Mike de Val is anything but Welsh, but he now considers Wales as his home.
Born in France, the son of an Irish mother and an Anglo-French father, he spent his childhood roaming the world and its schools.
"We were a Forces family," he says. "I attended eight different schools, including boarding schools, from North Africa to Singapore, to different parts of England. The longest stretch was two years at Chichester and West Sussex high school for boys."
So he thinks himself fortunate, now, to be settled in Nantyderry, a small village near Abergavenny on the edge of the Black Mountains. He enjoys both the natural beauty of Wales and its strong sense of community. Most of his roaming these days is done on a mountain bike.
A fluent speaker of French and Spanish (but with only "tourist Welsh"), he studied French and English at Southampton university before teaching as a volunteer in the mountains of eastern Algeria. Two years in industry followed before he succumbed again to the lure of teaching, taking his postgraduate certificate at Durham and teaching in comprehensives in Hertfordshire and Cornwall.
He entered educational administration in Leicestershire in 1983, then moved to Gloucestershire before crossing Offa's Dyke in 1990 to take up a post - on St David's Day, naturally - as assistant director for schools with West Glamorgan. He won the post of director of education at Torfaen when it was carved out of the old Gwent county council in 1996.
He faced a task that he admits was "challenging". As well as the common problems of the Welsh valleys - the withdrawal of mining and heavy industry leaving a population with low skills, poor health and low aspirations - there was the unique challenge posed by Cwmbran, an ageing "new town".
Not to mention lack of money. "We inherited from Gwent quite low levels of funding," he says. "In fact, the worst per pupil in Wales in 1996. One primary school had been declared failing and three or four others were in serious straits.
"In the first few years, the priority was to get all our primaries performing well. And we did - we changed about 50 per cent of the heads and dragged funding up to the Welsh average. Standards have improved significantly. We haven't had a bad inspection in primary for more than six years."
Dragging up Torfaen's education spending has not been helped by a new funding formula for Welsh councils, introduced five years ago, that tends to favour "rurality", he says. But elected members have recognised the need for education to take a larger slice of Torfaen's modest cake and will give it higher spending priority from next April.
The inspection report on the council's strategic management in early 2004 praised the general direction of policy and planning and for effective partnerships. But it also said that the council needed to grasp some nettles.
Like other authorities in south Wales, Torfaen suffers from sharply falling rolls and many surplus places, as well as tatty school buildings, especially in Cwmbran. It needed to tackle those issues, and to institute better long-term financial planning, the inspectors said.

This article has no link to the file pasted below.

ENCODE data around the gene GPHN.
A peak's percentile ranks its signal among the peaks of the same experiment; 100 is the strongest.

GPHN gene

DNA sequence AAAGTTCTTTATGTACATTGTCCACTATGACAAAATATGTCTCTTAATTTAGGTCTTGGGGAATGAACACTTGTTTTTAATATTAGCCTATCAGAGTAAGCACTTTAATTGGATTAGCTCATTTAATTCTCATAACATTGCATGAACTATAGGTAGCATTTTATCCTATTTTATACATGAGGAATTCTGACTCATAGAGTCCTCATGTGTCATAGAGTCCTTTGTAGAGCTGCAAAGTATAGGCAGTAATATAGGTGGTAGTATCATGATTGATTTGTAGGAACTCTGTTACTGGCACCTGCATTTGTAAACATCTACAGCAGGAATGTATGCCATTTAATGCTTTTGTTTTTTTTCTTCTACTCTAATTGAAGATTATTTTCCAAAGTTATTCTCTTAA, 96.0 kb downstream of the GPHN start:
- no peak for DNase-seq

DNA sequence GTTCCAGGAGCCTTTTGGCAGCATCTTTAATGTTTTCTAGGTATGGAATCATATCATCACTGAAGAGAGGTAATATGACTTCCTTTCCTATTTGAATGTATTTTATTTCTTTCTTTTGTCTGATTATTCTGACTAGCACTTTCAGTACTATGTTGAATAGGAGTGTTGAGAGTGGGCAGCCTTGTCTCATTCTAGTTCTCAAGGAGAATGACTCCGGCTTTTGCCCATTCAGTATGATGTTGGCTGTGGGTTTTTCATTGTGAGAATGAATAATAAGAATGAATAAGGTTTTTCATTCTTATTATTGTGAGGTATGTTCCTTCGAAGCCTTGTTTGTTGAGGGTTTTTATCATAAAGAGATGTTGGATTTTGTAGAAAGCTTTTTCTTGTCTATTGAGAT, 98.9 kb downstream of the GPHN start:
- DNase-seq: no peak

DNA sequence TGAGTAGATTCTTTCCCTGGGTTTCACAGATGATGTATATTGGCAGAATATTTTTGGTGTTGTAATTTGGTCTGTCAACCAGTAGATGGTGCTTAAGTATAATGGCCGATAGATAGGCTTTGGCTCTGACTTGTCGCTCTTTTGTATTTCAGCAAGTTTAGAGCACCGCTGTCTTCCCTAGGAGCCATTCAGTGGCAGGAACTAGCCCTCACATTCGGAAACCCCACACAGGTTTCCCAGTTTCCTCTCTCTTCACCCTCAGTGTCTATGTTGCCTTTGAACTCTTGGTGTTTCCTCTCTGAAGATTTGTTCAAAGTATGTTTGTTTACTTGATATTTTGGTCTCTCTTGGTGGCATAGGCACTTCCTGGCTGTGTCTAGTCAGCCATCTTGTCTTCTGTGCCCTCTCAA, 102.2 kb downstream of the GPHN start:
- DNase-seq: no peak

"It was a wake-up call," says Mr de Val simply. He praises the "exemplary" way in which councillors have responded, agreeing to major reorganisation plans in primary and secondary schools. These would involve closing one secondary and significantly expanding two others (cost, pound;12 million) and, in the primary sector, closing three and amalgamating 10 primary, junior and infant schools. There are plans to build three new primaries.
"For Torfaen, that's quite a lot of spending," says the director of education with satisfaction. He is looking forward to the "halo effect": the boost to standards that often follows from a better learning environment.
Mr de Val has been busy reorganising the education department too, bringing the advisory service, the inclusion team (special educational needs, extended schooling, vulnerable children) and the education psychology service together into the new directorate of school effectiveness, under the leadership of Catherine Simpson.
The next two years will probably be dominated by the upheavals of rebuilding and rationalisation. There will be interesting times ahead on 16-plus reorganisation too, where 11-16 schools in the north of the borough would like their sixth forms back. But Mr de Val is determined not to be diverted from the real purpose of it all: raising achievement and, above all, aspirations.
"There's no reason why youngsters here shouldn't reach the standards of young people in Surbiton, Edinburgh, Belfast or Paris - but they don't expect it of themselves," he says. "Wales has tremendous strengths: of community and solidarity, and a refreshing level of democracy and involvement.
"The top-down approach that exists in England would be anathema to Welsh councils, who have a real working partnership with the Welsh Assembly. But the weaknesses are those of aspiration and lack of an entrepreneurial approach. Unemployment in Torfaen may be below the Welsh average, but we score poorly on economic activity rates and business start-ups."
Mr de Val, 54, keeps fit for the challenge of running education in Torfaen by cycling in the Black Mountains on a Sunday morning. His wife, Nicola, an artist, will meet him at a scenic spot. (Their two children have left home: daughter, Jennifer, a newly-graduated pharmacist, to start work at a London hospital, and son, Andrew, to study at University College London.) But he goes for greater heights on holiday. He has cycled in the Moroccan Atlas Mountains and, this summer, cycled over all the Alpine cols on the route of the Tour de France. "I wasn't quite fit enough," he confesses. "I nearly expired on one or two summits."